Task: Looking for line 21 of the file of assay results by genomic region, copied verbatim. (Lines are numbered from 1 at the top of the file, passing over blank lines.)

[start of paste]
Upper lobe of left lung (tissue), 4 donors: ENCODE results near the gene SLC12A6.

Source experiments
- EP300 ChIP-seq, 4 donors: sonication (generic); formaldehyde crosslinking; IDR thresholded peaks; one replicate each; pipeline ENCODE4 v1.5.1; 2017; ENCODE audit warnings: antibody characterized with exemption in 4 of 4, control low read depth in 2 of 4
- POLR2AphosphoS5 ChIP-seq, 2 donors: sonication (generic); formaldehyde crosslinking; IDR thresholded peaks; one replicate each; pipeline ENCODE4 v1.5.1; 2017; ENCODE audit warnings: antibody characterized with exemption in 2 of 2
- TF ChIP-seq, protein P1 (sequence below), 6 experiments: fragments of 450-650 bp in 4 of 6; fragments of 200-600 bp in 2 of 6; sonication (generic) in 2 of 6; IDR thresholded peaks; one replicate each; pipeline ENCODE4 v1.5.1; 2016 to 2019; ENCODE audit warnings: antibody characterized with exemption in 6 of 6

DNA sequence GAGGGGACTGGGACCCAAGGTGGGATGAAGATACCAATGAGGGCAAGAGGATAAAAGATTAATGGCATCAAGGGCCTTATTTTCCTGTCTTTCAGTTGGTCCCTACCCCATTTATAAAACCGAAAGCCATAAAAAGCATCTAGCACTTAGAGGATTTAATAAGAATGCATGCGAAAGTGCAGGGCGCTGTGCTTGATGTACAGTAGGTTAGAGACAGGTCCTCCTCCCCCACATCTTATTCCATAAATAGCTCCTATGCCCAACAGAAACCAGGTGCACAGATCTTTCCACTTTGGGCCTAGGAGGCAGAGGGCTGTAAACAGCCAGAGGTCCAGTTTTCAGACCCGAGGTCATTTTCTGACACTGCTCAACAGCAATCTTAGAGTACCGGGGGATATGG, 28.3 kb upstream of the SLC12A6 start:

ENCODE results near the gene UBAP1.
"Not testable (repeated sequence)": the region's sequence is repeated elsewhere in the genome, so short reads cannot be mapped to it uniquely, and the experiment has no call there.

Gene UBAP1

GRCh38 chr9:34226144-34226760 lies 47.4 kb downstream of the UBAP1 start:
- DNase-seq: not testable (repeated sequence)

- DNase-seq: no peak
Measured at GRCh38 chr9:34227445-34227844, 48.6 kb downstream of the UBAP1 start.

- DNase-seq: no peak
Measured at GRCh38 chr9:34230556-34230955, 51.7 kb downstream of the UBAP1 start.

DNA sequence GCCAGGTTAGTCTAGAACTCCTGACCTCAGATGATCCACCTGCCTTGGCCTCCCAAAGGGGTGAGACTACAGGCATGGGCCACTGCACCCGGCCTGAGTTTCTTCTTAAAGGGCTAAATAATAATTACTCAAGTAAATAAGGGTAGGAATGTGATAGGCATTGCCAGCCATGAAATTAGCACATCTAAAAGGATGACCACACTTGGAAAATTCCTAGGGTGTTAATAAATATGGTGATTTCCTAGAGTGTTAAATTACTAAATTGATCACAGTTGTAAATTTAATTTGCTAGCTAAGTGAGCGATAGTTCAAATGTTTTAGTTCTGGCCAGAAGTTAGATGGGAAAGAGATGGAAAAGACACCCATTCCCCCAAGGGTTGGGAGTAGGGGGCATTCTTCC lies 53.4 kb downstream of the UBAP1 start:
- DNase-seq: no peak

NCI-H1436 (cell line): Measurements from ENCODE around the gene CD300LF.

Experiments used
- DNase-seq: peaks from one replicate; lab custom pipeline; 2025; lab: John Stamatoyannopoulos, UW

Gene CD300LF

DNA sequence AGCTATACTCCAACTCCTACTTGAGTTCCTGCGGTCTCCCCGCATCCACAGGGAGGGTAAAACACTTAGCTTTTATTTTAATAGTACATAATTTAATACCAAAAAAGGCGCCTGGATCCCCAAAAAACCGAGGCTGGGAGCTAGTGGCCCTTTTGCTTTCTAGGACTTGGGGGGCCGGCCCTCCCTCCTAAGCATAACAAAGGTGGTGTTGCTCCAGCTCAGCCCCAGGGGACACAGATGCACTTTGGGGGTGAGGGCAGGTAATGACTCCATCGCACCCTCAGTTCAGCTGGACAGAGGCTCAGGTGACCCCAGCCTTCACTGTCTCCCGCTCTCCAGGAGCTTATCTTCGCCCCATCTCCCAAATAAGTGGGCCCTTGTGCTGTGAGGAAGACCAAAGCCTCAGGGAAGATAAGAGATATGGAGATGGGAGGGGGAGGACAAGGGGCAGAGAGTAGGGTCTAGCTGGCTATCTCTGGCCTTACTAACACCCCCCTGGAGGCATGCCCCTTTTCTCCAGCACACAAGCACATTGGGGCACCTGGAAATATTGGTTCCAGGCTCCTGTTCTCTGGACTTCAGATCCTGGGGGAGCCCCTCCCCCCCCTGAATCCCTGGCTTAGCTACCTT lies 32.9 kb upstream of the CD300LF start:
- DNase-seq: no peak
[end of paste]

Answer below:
Gene CD300LF